Logansport Pharos-Tribune from Logansport, Indiana on December 29, 1957 · Page 95
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Logansport Pharos-Tribune from Logansport, Indiana · Page 95

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Logansport, Indiana
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Sunday, December 29, 1957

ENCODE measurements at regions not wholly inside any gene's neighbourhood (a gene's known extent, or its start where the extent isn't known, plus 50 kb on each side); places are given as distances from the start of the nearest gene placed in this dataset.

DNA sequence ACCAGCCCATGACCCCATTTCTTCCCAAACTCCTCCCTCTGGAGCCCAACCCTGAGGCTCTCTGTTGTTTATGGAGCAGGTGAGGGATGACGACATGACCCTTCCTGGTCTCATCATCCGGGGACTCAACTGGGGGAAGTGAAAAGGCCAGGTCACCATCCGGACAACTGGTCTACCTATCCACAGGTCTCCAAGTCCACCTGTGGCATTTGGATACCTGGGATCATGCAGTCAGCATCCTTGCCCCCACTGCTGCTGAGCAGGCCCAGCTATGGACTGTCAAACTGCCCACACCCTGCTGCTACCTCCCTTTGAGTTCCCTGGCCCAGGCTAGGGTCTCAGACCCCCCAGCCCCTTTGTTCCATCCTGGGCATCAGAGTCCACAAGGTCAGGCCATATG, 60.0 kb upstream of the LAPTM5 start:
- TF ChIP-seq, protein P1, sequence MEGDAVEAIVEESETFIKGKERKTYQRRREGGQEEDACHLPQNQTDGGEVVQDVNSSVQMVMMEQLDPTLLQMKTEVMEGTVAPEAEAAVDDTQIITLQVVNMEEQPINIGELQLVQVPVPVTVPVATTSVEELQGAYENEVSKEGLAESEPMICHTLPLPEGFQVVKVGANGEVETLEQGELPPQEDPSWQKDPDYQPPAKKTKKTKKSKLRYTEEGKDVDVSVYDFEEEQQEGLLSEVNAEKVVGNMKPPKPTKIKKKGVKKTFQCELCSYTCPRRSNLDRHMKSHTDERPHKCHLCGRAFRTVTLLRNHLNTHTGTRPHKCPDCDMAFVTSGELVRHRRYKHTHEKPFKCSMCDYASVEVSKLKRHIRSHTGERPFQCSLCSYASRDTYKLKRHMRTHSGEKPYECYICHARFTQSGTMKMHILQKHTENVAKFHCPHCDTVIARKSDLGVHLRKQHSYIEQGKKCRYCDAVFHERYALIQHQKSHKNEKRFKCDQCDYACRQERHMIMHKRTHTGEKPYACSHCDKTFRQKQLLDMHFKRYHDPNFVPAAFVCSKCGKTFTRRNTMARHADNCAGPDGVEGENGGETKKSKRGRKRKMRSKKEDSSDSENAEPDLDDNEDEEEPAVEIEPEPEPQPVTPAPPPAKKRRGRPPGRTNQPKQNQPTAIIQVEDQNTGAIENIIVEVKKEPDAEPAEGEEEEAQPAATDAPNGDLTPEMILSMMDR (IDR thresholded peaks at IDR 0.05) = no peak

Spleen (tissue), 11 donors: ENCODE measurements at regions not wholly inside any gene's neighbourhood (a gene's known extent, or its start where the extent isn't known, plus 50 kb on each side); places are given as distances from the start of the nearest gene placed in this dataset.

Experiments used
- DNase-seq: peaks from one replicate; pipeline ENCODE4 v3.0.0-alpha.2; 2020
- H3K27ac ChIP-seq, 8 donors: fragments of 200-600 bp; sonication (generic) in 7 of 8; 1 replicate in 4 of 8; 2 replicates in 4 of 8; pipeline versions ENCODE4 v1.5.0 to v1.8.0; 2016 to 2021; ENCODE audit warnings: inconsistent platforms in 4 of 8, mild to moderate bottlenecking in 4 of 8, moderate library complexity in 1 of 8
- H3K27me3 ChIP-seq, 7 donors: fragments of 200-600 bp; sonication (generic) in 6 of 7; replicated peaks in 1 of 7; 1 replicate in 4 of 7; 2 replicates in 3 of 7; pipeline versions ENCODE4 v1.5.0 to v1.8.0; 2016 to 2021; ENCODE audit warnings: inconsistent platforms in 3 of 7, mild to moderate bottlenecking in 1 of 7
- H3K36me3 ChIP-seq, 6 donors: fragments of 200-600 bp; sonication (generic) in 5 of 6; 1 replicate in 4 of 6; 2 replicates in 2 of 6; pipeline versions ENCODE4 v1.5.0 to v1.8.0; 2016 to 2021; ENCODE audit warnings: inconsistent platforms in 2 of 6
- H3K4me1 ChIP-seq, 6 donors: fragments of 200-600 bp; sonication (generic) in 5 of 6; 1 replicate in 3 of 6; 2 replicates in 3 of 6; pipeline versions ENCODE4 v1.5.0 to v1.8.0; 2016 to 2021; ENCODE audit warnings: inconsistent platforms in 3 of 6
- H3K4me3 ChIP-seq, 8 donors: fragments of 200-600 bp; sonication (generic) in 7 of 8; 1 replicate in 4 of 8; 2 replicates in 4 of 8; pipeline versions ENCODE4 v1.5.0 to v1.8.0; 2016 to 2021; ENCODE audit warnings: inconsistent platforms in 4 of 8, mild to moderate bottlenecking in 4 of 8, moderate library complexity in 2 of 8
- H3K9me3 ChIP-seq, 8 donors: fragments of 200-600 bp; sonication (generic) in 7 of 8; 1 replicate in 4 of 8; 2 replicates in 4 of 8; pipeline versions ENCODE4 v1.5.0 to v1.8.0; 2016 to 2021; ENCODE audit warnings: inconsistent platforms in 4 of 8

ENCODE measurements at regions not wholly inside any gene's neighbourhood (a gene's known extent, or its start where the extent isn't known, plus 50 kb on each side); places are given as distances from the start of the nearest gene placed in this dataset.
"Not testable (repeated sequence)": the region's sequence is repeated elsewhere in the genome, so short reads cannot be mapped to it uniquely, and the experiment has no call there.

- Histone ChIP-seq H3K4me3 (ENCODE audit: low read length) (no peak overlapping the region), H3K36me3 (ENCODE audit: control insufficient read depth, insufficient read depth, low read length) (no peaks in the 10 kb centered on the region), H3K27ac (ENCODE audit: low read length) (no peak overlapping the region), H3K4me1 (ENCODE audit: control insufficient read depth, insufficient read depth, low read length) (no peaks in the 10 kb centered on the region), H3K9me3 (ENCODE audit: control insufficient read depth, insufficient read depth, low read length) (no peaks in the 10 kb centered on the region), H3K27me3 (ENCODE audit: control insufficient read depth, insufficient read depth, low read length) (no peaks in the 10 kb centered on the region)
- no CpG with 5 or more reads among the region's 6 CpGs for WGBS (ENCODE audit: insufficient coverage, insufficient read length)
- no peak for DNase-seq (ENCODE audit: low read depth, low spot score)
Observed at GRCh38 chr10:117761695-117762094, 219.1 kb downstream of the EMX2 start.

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^SUNDAY, DECEMBER 29, 1957. THE PHAROS-TRIBUNE and LOGANSPORT PRESS, LOGANSPORT, INDIANA PAGE TWENTY-THREE YEARS Should You Invest In Stocks At 65? , ( By THOMAS COLLINS I take my retirement Jan. 5, which means I'm as good as through now," the man said. "Mama and I plan to hang around until February, take a trip to get out of the cold, then ^ come back in the spring and sell our house. "That's where our problem is. From the house and other odds and ends we'll have about $14.000 in good, hard money. We need to convert that into some monthly income to help our pension out. How? happened, sometime next year, the „ i . smart boys will be reaping 6 to 8 A saving account would pay us 2 per cent or. so. A j pe r cent over ; n t i, e nex t C0 unty. chairman out and convert the business to making 10-periny nails instead. They Act Quickly "The brilliant men in the stock market knew all this before you went to sleep last night. And sold their stock. Before you know what's I Chester. $2,857.99 and interest of $207.10 plus eight percent interest from Dec. 16, $500 attorney fees and •costs of the action. Lewis Myers, 48, formerly of Akron and now of near Beaver Dam Lake, has been picked up by the sheriff's office and is being held in Fulton county jail, Myers is charged in circuit court with desertion. Admissions to the Woodlawn hospital: Mrs. Goldie Baumber-i ger, Rochester; Harold Bailey, Ho- loan association would pay us 3 to 4 per cent. But stocks are paying people 5 per cent ' or more. We need that extra money. "The question is: Should we buy stocks?" The answer, with an important reservation, is yes. The difference between 2 per cent and 5 per cent on $14,000 is about $35 a month. That's money when you're on a pension. The difference between 3 and 5 per cent is about $23 a month. That's money, too. But you have to pay lor such things. That's where the reservation comes in. A retired stockbroker, who is "But here's what happens: The brilliant men were holding a lot of a stock selling for $100 a share. U.S. had his recent illness. Say one of them was holding 1,000 shares o fa stock selling for $100 a share. He was smart enough to know, the minute the illness was announced, that the stock market would go down fast. "So he jsold his 1,000 shares for $100 each. The price fell in one day to say, $94 each. Then he bought back the 1,000 shares at that price. The President's condition improved. The stock went now living on municipal bonds stead of stocks, sat under one of (a his orange trees the other day and spelled out the reservation. Noi A Game His P rofi ' t: * 6 '°° 0 in ' av - "The slock market," he said, "is not a boy's marble game. It's a tremendous business in which brilliant men every day make and lose more money than the average guy ever dreams of having. "It also is an auction market where the dull, reliable shares of dull, reliable corporations are bought and sold. oulif you have the savvy to do this? Would you have had the time ' to hitch up the buckboard "lo brief," he said, "you bad better know what's going on before you start playing around with the stock market. And you have to have a news ticker at your elbow, and be alert 18 hours a day, before you know what's going on . . ." If you are tempted to buy stocks, story. If you have house money and want to supplement a pension the new military costs without 'unbalancing the federal budget. At 64 billion dollars, a spending rate that might occur in case of "localized hostilities" federal taxes would have to be increased, to cover the higher costs and check inflation. Some of the government's non-defense programs could not be increased, but consumer spending still could rise. Sees More Important Problems INDIANAPOLIS tf) —. A top- ranking American scientist Saturday night warned against letting "our almost hypnotic concern" with outer space divert still more attention from unsolved problems of limited space on earth, because of the holiday. The meet-; Dr. Paul B. Sears, retiring Dismissals: Mrs. Richard Dawson and son, Rochester; Mrs. James Scarlet and daughter, Akron. Mr. and Mrs. Ricci Gretona, Rochester, are the parents of a daughter born Friday in Memorial hospital, in Sarasota, Fla. Mr. and Mrs. Robert Burns, Fulton, are the parents of a son. Kiwanis club members will meet broker (ask the Chamber of Com- again will be held in the View cafe, even oroKer (as* me u,namDer 01 wm-, th h jt . j ^ { th „. merce), go to your bank, or go to On t Tuesd m ^ th / in< , u . c .; an investment counselor. Say you want to get a regular income from the stock market, not play it. You can get, as of now, about 5 per cent, with reasonable safety. But even then you car.'t buy, and forget it. Suppose and act so quickly? "And another example," of a conservative public utility that has ident of the American Association for the 'Advancement ol Science (AAAS), declared that in the Unit- On tap Tuesday will be the indue- |ed States "Our future security tion of the 1958 officers of the club. may depend less upon priority in exploring outer space than upon Officers to be installed are the. our w i s d o m in managing the president. The Rev. Claude Young, space in which we live." A committee of ministers, headed by the Rev. Donald Decker, has arranged a Sears, chairman of the natural resources conservation program itical climate of the country M f hfnin $14,000 worth of stock in the corporation. Everything is lovely, but the board chairman of XYZ is playing footsie with a red-headed secretary and letting the nut and bolt business go to pot. "The directors know all about this, and they decide to kick the How Widow Can Invest Money To Her Advantage BL BEULAH STOWE Mrs. C. T. is a widow 66 years old. She receives a monthly Social Security payment of $42 and she has a savings account at the bank of $20,000, which pays her 3 per cent interest. (Or $50 a month.) Could' she do better with her money, Mrs. T. asks? She lives alone in an apartment and rent takes a big piece of her monthly income. Mrs. T. might consider these alternatives: 1. Invest $18,000 in a conservative stock which pays 5 per cent interest. This will leave her $2,000 in the bank for emergencies. She will earn $900 a year (or $85 a month) interest on the $18,000 investment—$25 a month more than she is now receiving on the entire $20,000. 2. Or she might buy a $10,000 house in a suburb or in a small town, and rent it until such time as she might want to live in it herself. If she rented the house for $65 a month—a low price in most communities—the $10,000 invested in the house would bring her an annual income of $780. She would receive $25 a month interest on the $10,000 still in the bank, to give her a monthly income of $90, instead of the $50 she now receives with the savings account as her sole investment. The house could be rented with the provision that the tenant make all normal repairs necessary to maintain the property. Taxes would reduce Mrs. T's profit somewhat. But she would gain two advantages: a higher return on her money while the house is rented, ant! a home for herself in the future. 3. There's a third choice. It's uncomfortable, but not necessarily impractical. This is for Mrs. T. to leave her money in the savings account, and withdraw up to $500' a year to ease the squeeze on expenses. It would take her 40 years to expend the $20,000. (Meanwhile, interest on the account would diminish proportionately.) This would work, but most women would not enjoy living this way. They would prefer to use their capital to make more money, than to eat away at the capital in a calculated risk. 4 * * Q—"Where can my wife and I live' on $200 a month?"—R. B. P. A—Almost anywhere, but quietly. Avoid the Mg cities. Live in a trailer In St. Petersburg!!, in a small house in the Rio Grande Valley In Texas, in a pre-fab on the hills of California, or in a cottage in South Dakota. Plan to hold housing costs under $50 and keep the remaining $150 for food, clothing, medical bills, and recreation. It isn't easy, but many retired people are doing it every day and it dosen't show. (All rights reserved, NEA Service, Inc.) >Tm so glad you dropped in! George is making a. speech litxt week and wants to try it on some plain people with average brains!" SALE CALENDAR Jan. 3—Tony Mo.ose Roy Daugherty Jan. 7—Fern McKillip Eastburn & Humphreys Jan. 7—L. D. Allen Hoy Booth Jan. 15—Preston Tieman , Bridge Jan. 2] —Homer Wilson Roy Booth •TATI FAUX A CAREFUL DRIVERS SAVE MONEY WITH STATE FARM MUTUAL'S "CARflrVL DRIVER INSURANCE" HARRY "BUD" WATTS 302 W. Market St. Phone 4420 the government could push your company and your dividends over a.TVA dam. You will have to work at your investment from here on. (COPYRIGHT 1957, GENERAL FEATURES CORP.) officers are Frederick vice president; Burk Miller, secretary; Herbert Zim- . induction at Yale University, said in "• presidential address prepared for the association's 124th meeting: "With a population set to double i n i ess than half a century with merman, financial secretary, and* a national space which though ' — ' -•- '-•-"- • •• • ROCHESTER ROCHESTER — Christmas poinsettias in red with greenery, was tine color scheme used yesterday for the wedding of Virginia Reed and Noel Lewis, in St. Joseph's Church at 10:00 a.m. The double ring ceremony was performed by the Retv. Father George B. Lanning. The bride is' the daughter of Mr. and Mrs. Lyle Reed, 301 East 14th street, Rochester, and the bridegroom is the son of Mr. and Mrs. E. A. Lewis, 1617 TUden avenue, Fort Wayne. Given in marriage by her father, the bride selected a traditional gown of white satin, with long pointed sleeves and tiny self-covered buttons. It was fashioned •with a sabrina neckline, trimmed with lace and seed pearls. A bouffant worn over a hoop skirt with back detail, fell into a flounce and chapel train. Her white illusion veil was gathered to a crown of lace and pearls. She carried a white Prayer Book (belonging to the Groom's mother), decorated with a white orchid. She also carried a rosary, a gift of the groom. , Mrs. Frank Mehall, Fort Wayne, was the matron of honor, and Bonnie Reed, a sister of the bride, attended as bridesmaid. They wore identical red velveteen ballerina length gowns, designed with a fitted bodice, sweetheart neckline and three- quarter length sleeves. The skirts were fashioned with red chiffon over net and taffeta. They wore white fur headbands and carried white fur muffs, trimmed with holly. Dr. John F. O'Brian, Fort Wayne, brother-in-law of the groom attended as best man. Ushering were: Paul Arnold, Fort Wayne, and Russell Reed, brother of the bride, Rochester. The Mass was played and sung hi honor of the Immaculate- Heart of Mary by Robin Lee Howard, Macy. The Offertory was an Ava Maria by Carlo Rossini. For her daughter's wedding Mrs. Reed selected a navy blue lace dress over taffeta, complimented with a pink orchid corsage. The mother o£ the groom chose a beige lace dress over taffeta, -and her flower corsage -was a pink orchid. Following the lmpressive_ rites, a wedding reception was given in the St. Joseph's church parlor. The Misses Barbara Lomont, Janet Storm and Joyce Workman, all of Fort "Wayne, presided at the serving table. The brides table was centered with a four-tiered wedding cake with a white bridal bell atop. Tapered holly and white candles were placed at either side. The bride is a graduate of Bx>' Chester High School and Ball Stale Teachers college. She 'has been teaching in the Hudisill school, Fort Wayne. Her husband is a graduate of Ball State Teach ers College and is music supervisor for the Montpelier schools, Montpelier. Guests, numbering 134, were present from Fort Wayne, Rochester, Muncie, South Bend, Winamac, Kansas City, Mo. and Raymond 1 , 111 For their five day wedding trip to Chicago, the bride changed into a blue knit suit with black accessories. She wore her white orchid corsage, Mr. and Mrs.' Noel Lewis will be at home in Montpelier after Jan. 17. A marriage' license has been issued in the Fulton county- clerk's office to Harry T, Chaney an<3 Violet E. dingier, both of Delong. A suit on promissory note was filed, in Fulton circuit court by Joseph B, and Joseph E. Marburger, in business as the Marburger Supply Company of Peru. Defendants in the suit are Mr. and Mrs. John C. Weiller of Rochester. treasurer, Floyd Christman. Pamala Kay Norris, 14 month old daughter of Mr. and Mrs. Don Norris, is in Riley hospital, Indianapolis, for observation and treatment. Mrs. Goldie Baurnbagger was brought from her home on R. R. 3, to the Woodlawn hospital in the Foster and Good ambulance. Mrs. Everett Kistler who resides at 1517 Main street, this city, fell .in her home yesterday and fractured her hip. She was taken to the Woodlawn hospital in the Zimmerman Brothers ambulance and remained there for observation. Many Bunker Hill Employes Living in Logonsport Area Insignia of Air Force's SAC Logansport business received a shot in the arm this year because of the presence of the military base at Bunker Hill. In the first 11 months of 1957, Bunker Hill Air Force Base, south of Peru on U. S. 31, purchased supplies and equipment in Logans- Could Up Spending, Not Taxes By STERLING F. GREEN WASHINGTON Wt—-National security spending could be stepped up to 54 billion dollars a year, a 25 per cent increase, by 1960 without a tax increase, the National Planning Assn. reported Saturday.- The privately supported research body said it advocates neither higher nor lower defense budgets but has tried to measure the impact of steeply increased military outlays if the Soviet threat makes them necessary. The "major national security" .programs in the present (fiscal vast, is finite both in area and port amounting, to $108,246. Wi . thea < h ind ' vid «a 1 The base now has more than 3,. . 0 e ase now as more an ,growing demands, moving | m military and civilian employ- fact ° r of!ees ° U hands mediate faster and further at least ten, a problem without precedent in geological history. "But if we sense the problem and believe it worth solving, we can solve it." No Objection The scientist declareo he had "no quarrel with the exploration of outer space." "It is a legitimate and challenging subject for scientific inquiry and bold experiment," he said. "But," he added, "as we extend our astronomy by whatever celestial acrobatics we can get away with, I should like to see some consideration given to relative unfinished business at our feet." •Elsewhere in (his talk, Sears declared: "Outer space is one more item that diverts attention and energy from the prosaic business of setting our terrestrial space in order. "And it has fostered an incredible type of escapism that must be experienced to be believed. One hears too frequently for comfort the sober assertion that we need not worry about depletion of natural resources, now that interplanetary travel is just around the cornerl Driver fnjurecf In Auto Crash Miss Mary Ellen Grant, 20 of Onward, suffered a bruised left of whom live in the : Logansport and do most of their shopping in local stores. Of the military personnel stationed at the base, 111 officers and airmen live in Logansport with their families. Their spending probably adds several hundred thousand dollars to the city's business each year. About 35 children from the base were enrolled in city schools at the beginning of the year. Last year the schools had about 100 pupils from the base and a similar number was expected this year. However, when the change was made from Tactical to Strategic Air Command in September,' the expected total did not materialize. Inasmuch as the state pays $125 yearly for each pupil enrolled in the schools, the system received $12,500 in state aid last year because of the presence of the air base children. Most of the officers and airmen living here are members of the 68th Air Refueling Squadron, the Strategic Air Command unit which arrived at the base in September. The base commander, Col. Henry J. Chisholm, also is a Logansport resident. He lives at 305 Burling- 'ton avenue with his wife, Gloria, and five children, Anne, Roderick, John, Margaret and Robert. Col. Chisholm has been in tlie Air Force for 16 years. He was at Pearl Harbor Dec. 7, 1941 during the Japanese attack and served in , _ . , , . ,, „ ,.... i ,, . — the South Pacific during World 1958) budget call for 43 billion j ankle in an auto collision at 8:15 War Two. When the Korean war feet. A crew of five operates the tanker. In-flight refueling is made possible by a "flying boom" designed by Boeing Aircraft Corp. The boom extends from the rear of the tanker plane and is flown into the nose of the plane being refueled. A boom operator in the rear of the KC-97 controls the position of the boom and can raise or lower it or move it from side to side by means of moveable air fins, in tho same manner the airplane itself is controlled. Fuel can be transferred at the rate of more than COO gallons per Col. H. J. Cbisholra Gift Weapon Causes Death MISHAWAKA, Ind. W) - John McCuen, 15, Mishawaka, was killed Saturday while he and two other boys were hunting with rifles they had received for Christmas. Sheriff's deputies said the .22 'caliber rifle carried by Patrick Radanovich, 10, apparently discharged accidentally and the but- le' struck (lie McCutn boy in the back of the head. minute. Inside the KC°97 are' 151 Radanovich ran home for help, fuel tanks from which the fuel I but his companion was dead when flows through the boom and into'he returned. The third boy, Ed- dollars of spending, and are con- : a. m. Saturday a mile south of sidered certain to rise in the fiscal '59 budget President Eisenhower now is preparing for Con- ress. The top-secrot Gaither report on this country's military position reportedly recommends an 8 billion dollar increase in military outlays. This and more, the NPA report suggests, could be accommodated without economic strain, but at any considerably higher level, federal taxes would have to be raised. The report -prepared by NPA's chief economist, Gerhard Colm, former staff director of the President's Council' of Economic Advisers, said increases to tho following magnitudes by 1960 would have these results: At 54 billion dollars, expectable state road 218 and two and a ihalf miles east of Walton at a county road intersection, in which the property damage was estimated at $900. Miss Grant was headed south on the Onward blacktop in a 1954 model hardtop owned by her father, Edgar Grant, and Chauncey Downey, 72, of route 3, Martins- yille, was enroute east on an intersecting blacktop road in a 1957 sedan when the vehicles collided, according to State Trooper Larry Wagenknecht, who investigated. The damage was estimated at $450 to each car. Downey was fined $1 and costs on his p'lea of guilty in the local justice court to a charge of failure to yield the right of way. began in 1950, he was at Head quarters, Far Eastern Air Force in Japan. He holds the Distinguished Flying Cross with Oak Leaf Cluster, the Air Medal with Oak Leaf Cluster, the Bronze Star and the Distinguished Unit Citation. Before becoming commander of Bunker Hill Air Force Base he was commander of the 323rd Air Base Group. The KC-97..Stratotankers flown by men of the 68th Air Refueling Squadron are powered by four conventional 3,500 horsepower engines, and cruise at 350 miles an hour. They have a range of more than 2,000 miles and can fly higher than 35,000 feet. The plane is 38 feet high, 117 feel long and has a wing span of 141 economic growth, plus the business stimulation resulting from the higher outlays, would cover A Child's Prayer The plaintiff asks judgement of j Spear St. KATHLEEN CARNEY "Dear Heavenly Father, we thank yon for sending Jesus for our Saviour and for the joy of Christmas. Thank you for the things that help make Christmas happy. Help us to love one another at all times and help us to think more of Jesus' birth than Santa Claus 2nd presents. Bless all the children everywhere and help them to have a merry. Christmas too. Amen." Kathy is in the 4th grade and attends Weekday Religious Education classes at Daniel Webster School. She is the daughter of Mr. and Mrs. -William Carney, 1816 :he plane being refueled. The KC-97 eventually will be replaced by an all-jet tanker, the {C-135. which is powered by four jet engines and is capable of speeds of more than 550 miles an hour. With its increased speed, operating altitude and fuel carrying ca- jabilities, the KC-135 will more ;han double the range of SAC'S beavy bomber, the B-52, on onej refueling. The first refueling flight in history was made in 1923 when two pilots of the U. S. Air Service transferred 25 gallons of fuel using a device resembling a garden hose and a funnel. Six' years later, • Major Carl Spaatz and Captain Ira Eaker, now both retired generals, kept a tri- motored plane aloft for 150 hours, 40 minutes and 15 seconds to set a new endurance record. Their flight proved the value of in-flight refueling. In 1949, the Air Force began experimenting with B-29s, using long dangling hoses to transfer fuel. In the same year an Air Force B-50 flew non-stop around the world in 94 hours with the aid of tankers from the 43rd Aerial Refueling Squadron. ward Hardy, 15. said he did not know how the accident happened. Radanovich was in a state of shock and could not be questioned. McCuen was the son of Mr. and Mrs. Gerald McCuen of Misha- Waka. The accident occurred in a woods near the city. Coming Wednesday GALA. NEW YEAR'S EVE SHOW TUESDAY NIGHT 10 TO 12:30PM NOW SHOWING MATINEE DAILY Jom IPS Cjril^SVy^«>'*'V«w>*O and see a world of entertainment! A tour of amour with three "Hve-it-up^ show girls who kiss and tell and tell/: Dances, Gaiety, 1 . Delight'! M-G-Mpnmti ASOLCSKEireODUCTJON-COLE PORTER'S itairifll GENE KELLY-MITZI GAYNOR KAY KENDALL-TAINA ELG •Mttmni JACQUES BERGERAC •§««.««»» JOHN rAT»K3l »tayl»Vi!»C«|»iy Mwte nut hntc. by COU PORTER In CinmWfcof. .nj METHOCOLOR rlAULCHARJM • MM* to CIORCECUKOft - NOW Thru TUES. AFTERNOON OPEN T P. M. JOEL VIRGINIA McCREA-MAYO R O X Y Today, Monday 2 Westerns - 3 Cartoon* Open Daily t p.m. 'WVfR OF NO RETURN" with Buckskin Lady" with Kctiord